COVID-19 vaccination axillary adenopathy detected during breast imaging

25 Feb 2021
COVID-19 vaccination axillary adenopathy detected during breast imaging

An open-access article in ARRS' American Journal of Roentgenology (AJR) describes the clinical and imaging features of axillary adenopathy detected during screening or diagnostic breast imaging after recent coronavirus disease (COVID-19) vaccination to inform the development of follow-up recommendations.

Shabnam Mortazavi of the University of California at Los Angeles reviewed electronic medical records to identify women with post-COVID-19 vaccination adenopathy found from December 2020 to February 2021.

For mammography, Mortazavi considered a node abnormal when its size, shape, or density was deemed disproportionate to other axillary nodes (ipsilateral or contralateral).

On ultrasound, she deemed a node abnormal based on subjective assessment for cortical abnormalities, including focal or diffuse thickening greater than 3 mm, as well as nodal prominence compared to the contralateral axilla (when available).

For MRI, Mortazavi considered a node abnormal when asymmetric in size and/or number to the contralateral axilla.

Twenty-three women exhibited axillary adenopathy ipsilateral to the vaccinated arm on screening or diagnostic breast imaging, and according to Mortazavi, "13% were symptomatic (axillary lump with possible tenderness)."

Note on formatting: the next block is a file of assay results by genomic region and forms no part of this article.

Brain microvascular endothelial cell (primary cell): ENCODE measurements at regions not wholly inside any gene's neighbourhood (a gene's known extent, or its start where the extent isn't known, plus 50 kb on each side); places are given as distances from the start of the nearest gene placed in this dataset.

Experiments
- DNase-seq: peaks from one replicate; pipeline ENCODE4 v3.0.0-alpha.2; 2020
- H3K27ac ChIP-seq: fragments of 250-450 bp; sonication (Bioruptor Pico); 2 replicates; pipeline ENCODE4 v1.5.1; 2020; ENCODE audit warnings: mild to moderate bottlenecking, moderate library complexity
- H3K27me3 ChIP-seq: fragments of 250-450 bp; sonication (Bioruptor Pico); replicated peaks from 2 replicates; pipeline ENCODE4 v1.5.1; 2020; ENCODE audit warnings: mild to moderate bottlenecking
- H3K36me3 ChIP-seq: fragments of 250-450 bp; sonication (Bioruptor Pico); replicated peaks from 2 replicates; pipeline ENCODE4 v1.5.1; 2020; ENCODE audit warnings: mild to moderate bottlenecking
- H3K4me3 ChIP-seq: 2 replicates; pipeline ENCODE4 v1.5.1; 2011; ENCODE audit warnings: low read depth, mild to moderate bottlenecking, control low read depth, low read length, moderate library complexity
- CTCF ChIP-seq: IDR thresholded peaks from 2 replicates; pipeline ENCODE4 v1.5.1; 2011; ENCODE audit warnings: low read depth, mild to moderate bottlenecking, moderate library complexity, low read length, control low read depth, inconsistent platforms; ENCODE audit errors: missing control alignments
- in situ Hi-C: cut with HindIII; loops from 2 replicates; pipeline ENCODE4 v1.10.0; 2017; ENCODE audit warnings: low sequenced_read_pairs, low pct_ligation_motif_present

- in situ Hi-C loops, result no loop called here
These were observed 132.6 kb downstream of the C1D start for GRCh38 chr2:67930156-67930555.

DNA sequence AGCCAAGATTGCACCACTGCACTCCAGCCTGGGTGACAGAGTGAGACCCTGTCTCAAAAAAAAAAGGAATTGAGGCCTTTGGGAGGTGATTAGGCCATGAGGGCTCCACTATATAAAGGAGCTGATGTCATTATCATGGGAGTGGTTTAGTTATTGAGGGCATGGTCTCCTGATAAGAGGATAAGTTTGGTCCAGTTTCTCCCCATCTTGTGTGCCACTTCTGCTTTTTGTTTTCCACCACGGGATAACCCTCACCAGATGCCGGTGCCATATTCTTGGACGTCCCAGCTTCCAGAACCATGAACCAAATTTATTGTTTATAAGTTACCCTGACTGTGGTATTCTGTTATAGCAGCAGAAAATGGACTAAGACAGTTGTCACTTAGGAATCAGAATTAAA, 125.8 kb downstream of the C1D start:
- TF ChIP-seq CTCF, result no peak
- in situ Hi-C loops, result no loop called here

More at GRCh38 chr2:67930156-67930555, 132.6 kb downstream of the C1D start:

Meanwhile, the adenopathy was detected incidentally on screening breast imaging in 43% (mammography, 5; ultrasound, 2; both mammography and ultrasound, 1; high-risk screening MRI, 2) and on diagnostic imaging for other reasons in 43% (BI-RADS 3 follow-up for breast finding, 3; screening callback for other reason, 2; non-axillary breast pain or lump, 5).

Noting that the median interval between the first vaccine dose and imaging showing the abnormal node was 9.5 days, Mortazavi's results counted a total of 57% of women with one abnormal node.

BI-RADS 2 was assigned in one woman, BI-RADS 3 in 21 (ultrasound in 4-24 weeks), and BI-RADS 4 in one.

"The largest sample to our knowledge of COVID-19 vaccine associated axillary adenopathy on imaging," Mortazavi also wrote, "this study highlights axillary adenopathy ipsilateral to the vaccinated arm with Pfizer-BioNTech or Moderna COVID-19 vaccine as a potential reactive process with which radiologists must be familiar."

Ultimately, vaccination date and laterality are critical to optimise assessment and management of imaging-detected axillary adenopathy in women with otherwise normal breast imaging.

Source: American Roentgen Ray Society